When creating and using masks, you don’t always get still subjects. Usually you’re masking human beings or other objects in motion. You can’t (actually you can, but you don’t want to) draw masks frame by frame. Even if you want to, you might want to confine it to a few frames.

To save the hassle of resizing masks or mattes frame by frame, intelligent tracking algorithms exist that will move the mask as best as it can. Obviously, it never gets it right with complicated motion, changes of shape and light, and with motion blur or out-of-focus areas.

There are other forms of advanced tracking used in visual effects, but for the purposes of this article, we are confining ourselves to track masks and nothing else. There are two broad classes of tracking software: 2D-based and 3D-based. For color applications, 2D is more relevant, since you’re rarely dealing with 3D objects or 3D space here.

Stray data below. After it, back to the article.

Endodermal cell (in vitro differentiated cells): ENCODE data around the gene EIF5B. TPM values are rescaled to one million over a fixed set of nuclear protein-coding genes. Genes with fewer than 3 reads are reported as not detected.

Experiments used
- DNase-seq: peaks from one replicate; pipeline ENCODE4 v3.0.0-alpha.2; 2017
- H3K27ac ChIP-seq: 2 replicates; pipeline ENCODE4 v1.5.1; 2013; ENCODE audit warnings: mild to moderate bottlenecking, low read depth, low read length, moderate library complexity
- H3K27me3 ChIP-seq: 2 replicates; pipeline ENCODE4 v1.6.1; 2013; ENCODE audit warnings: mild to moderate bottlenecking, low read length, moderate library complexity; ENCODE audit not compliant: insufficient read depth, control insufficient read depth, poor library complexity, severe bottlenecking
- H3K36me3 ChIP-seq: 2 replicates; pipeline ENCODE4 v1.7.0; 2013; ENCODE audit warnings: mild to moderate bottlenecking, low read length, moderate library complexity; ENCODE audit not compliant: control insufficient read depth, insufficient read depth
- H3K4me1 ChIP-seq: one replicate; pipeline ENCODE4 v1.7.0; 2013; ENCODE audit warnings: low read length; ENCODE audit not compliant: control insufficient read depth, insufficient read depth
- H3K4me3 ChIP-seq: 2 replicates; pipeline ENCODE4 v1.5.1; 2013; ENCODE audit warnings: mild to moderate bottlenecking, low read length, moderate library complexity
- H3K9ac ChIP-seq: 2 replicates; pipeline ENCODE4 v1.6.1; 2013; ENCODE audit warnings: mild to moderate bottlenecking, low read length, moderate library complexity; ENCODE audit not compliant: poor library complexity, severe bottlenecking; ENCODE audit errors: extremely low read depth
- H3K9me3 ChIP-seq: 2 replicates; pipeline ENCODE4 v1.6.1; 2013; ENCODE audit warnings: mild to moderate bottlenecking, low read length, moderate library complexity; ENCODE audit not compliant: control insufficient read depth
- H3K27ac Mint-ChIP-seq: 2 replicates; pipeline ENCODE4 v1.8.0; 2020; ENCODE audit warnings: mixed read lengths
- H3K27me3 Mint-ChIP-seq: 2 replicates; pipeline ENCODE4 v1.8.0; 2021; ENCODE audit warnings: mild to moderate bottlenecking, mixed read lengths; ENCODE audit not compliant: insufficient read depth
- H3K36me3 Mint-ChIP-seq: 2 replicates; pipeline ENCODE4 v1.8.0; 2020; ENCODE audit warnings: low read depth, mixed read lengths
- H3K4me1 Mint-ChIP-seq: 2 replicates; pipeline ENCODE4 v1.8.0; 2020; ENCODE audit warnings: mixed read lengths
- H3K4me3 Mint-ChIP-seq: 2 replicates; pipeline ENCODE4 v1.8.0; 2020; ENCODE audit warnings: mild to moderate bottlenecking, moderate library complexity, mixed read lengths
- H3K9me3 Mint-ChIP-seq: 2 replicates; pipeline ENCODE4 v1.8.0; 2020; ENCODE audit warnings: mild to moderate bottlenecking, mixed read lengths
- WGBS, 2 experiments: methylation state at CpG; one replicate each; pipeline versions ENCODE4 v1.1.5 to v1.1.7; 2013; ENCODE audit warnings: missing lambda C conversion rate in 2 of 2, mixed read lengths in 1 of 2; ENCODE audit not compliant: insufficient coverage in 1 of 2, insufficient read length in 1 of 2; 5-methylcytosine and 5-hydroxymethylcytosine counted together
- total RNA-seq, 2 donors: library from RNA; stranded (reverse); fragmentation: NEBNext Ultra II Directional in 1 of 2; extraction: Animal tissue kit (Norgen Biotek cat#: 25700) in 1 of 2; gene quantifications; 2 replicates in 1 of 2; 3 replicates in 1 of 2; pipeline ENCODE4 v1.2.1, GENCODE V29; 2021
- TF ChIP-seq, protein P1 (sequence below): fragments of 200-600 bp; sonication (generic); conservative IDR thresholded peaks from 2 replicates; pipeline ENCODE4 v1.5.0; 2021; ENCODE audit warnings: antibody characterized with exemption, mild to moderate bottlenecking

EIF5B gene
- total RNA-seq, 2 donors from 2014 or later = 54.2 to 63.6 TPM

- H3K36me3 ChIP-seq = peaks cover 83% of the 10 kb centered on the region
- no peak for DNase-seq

Okay, a ‘mixer’ isn’t really a specific tool. Traditionally, color correction or grading is divided into two broad groups:

  • Primary Color Correction – changing RGB values directly, like with saturation, curves and levels
  • Secondary Color Correction – changing selected pixel values only, like with keying, masks, etc.

If curves is just levels with better intuitive control, then using color mixers or wheels is the art of dealing with color as color; and not as a ‘science’. This is what a color mixer or wheel looks like:

Three-way Color Corrector

What is shown is a three-way color corrector, the most popular color mixer. You have a birds-eye view of color, so to speak, and if you know color theory, you can apply it directly and intuitively here.

You can move your cursor anywhere within the wheel. You get three traditional categories of wheels:

  • Shadows – this only changes colors in the shadow or darker regions.
  • Highlights – this only changes colors in the highlights or lighter regions.
  • Mid-tones or Mids – this changes colors not in either extreme.

The challenge for a good color mixer tool is to keep these three areas separate. It’s not an easy job to study an image and decide which parts are highlights or shadows – if you’re a computer algorithm.